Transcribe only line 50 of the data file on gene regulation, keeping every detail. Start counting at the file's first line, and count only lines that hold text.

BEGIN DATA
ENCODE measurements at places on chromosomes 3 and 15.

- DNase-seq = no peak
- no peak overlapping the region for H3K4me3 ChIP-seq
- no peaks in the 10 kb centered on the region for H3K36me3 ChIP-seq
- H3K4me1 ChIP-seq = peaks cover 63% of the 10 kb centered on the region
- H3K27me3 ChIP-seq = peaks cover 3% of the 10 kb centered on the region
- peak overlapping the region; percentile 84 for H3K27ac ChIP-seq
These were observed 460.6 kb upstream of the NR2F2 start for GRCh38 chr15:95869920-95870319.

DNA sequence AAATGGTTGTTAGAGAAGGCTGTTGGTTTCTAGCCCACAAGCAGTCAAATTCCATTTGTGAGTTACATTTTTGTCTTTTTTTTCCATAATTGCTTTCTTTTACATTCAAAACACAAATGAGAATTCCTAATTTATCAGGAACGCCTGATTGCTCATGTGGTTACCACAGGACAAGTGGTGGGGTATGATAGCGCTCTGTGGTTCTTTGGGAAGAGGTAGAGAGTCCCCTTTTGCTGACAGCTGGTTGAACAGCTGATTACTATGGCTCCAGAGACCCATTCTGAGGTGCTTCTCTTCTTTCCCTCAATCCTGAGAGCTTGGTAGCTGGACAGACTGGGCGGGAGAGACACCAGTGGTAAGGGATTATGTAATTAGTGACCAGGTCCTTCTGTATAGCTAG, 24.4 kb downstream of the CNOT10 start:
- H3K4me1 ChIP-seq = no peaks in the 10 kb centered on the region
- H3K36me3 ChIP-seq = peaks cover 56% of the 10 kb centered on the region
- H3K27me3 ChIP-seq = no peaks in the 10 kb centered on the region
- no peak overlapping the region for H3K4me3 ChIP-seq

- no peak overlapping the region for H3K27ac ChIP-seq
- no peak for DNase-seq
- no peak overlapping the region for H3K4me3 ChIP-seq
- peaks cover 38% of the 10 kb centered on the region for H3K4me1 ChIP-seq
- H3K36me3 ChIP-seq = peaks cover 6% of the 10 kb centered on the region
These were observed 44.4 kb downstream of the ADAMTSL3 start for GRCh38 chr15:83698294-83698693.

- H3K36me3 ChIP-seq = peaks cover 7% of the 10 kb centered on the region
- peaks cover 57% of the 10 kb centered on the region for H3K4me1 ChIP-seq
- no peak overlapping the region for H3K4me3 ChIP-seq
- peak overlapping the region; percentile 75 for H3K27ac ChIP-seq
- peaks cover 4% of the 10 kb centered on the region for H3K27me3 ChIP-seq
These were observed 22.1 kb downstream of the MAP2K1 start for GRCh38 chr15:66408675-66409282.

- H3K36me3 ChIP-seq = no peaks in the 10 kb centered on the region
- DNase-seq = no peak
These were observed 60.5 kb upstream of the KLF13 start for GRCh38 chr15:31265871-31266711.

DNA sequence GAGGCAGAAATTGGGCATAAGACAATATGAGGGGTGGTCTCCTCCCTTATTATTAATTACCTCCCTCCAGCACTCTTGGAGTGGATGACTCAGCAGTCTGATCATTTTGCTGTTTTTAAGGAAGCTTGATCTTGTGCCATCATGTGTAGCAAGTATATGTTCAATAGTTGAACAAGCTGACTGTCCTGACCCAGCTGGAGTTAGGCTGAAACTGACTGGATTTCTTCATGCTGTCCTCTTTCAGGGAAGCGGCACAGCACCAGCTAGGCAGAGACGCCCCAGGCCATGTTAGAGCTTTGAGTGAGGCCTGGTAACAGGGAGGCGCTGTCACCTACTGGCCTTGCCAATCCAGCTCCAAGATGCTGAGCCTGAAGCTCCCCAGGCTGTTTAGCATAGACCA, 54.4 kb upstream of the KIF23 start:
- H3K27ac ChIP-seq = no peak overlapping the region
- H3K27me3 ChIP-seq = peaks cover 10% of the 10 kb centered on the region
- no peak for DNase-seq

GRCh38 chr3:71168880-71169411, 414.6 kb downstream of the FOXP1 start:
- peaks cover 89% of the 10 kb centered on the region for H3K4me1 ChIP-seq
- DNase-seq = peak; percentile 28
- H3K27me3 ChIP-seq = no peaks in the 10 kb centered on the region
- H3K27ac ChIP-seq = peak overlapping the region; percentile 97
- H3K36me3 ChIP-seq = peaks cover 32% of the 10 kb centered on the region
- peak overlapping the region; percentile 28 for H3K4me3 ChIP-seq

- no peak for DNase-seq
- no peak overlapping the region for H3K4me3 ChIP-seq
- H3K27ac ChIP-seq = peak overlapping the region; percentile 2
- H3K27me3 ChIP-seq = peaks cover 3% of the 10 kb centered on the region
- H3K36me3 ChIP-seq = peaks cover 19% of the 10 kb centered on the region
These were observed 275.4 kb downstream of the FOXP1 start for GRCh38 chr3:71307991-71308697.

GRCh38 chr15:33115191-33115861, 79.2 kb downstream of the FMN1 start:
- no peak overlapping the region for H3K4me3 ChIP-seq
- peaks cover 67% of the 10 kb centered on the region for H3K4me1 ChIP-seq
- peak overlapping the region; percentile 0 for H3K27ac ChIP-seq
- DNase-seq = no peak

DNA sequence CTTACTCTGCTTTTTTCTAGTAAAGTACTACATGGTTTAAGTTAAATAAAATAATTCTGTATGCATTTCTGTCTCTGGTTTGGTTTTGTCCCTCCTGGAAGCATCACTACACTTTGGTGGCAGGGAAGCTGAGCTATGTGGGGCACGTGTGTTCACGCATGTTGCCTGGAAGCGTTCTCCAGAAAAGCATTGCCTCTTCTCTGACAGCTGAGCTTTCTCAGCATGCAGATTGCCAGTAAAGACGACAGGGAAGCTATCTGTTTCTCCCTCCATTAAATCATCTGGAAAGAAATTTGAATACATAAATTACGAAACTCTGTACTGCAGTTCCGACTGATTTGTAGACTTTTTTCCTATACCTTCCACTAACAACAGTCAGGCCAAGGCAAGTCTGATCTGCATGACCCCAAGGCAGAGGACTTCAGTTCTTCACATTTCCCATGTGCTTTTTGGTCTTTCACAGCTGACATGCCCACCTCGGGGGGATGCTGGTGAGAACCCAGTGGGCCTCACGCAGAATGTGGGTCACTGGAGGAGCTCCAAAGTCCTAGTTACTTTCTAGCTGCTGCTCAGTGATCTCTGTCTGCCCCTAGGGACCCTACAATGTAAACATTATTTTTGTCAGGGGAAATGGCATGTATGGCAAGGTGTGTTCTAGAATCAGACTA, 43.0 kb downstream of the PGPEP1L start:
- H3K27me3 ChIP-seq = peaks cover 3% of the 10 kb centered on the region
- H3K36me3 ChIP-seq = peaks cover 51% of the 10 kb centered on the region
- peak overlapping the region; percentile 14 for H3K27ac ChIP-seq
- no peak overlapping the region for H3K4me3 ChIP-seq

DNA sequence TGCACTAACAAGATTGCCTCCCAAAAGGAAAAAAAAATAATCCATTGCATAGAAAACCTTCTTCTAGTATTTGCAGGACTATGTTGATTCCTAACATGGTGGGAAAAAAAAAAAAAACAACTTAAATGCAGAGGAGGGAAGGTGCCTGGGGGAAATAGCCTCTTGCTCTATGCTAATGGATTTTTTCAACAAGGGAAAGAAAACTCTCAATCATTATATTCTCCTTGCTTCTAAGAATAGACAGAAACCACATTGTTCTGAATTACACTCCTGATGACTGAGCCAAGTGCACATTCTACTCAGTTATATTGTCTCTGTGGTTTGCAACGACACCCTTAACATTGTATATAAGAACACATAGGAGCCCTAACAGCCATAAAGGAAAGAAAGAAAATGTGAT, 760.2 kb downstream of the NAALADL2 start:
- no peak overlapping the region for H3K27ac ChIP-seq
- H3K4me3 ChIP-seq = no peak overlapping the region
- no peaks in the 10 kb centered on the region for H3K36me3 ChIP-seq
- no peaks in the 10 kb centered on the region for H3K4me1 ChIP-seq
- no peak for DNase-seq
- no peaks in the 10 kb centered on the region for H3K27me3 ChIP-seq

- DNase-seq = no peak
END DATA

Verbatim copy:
- DNase-seq = no peak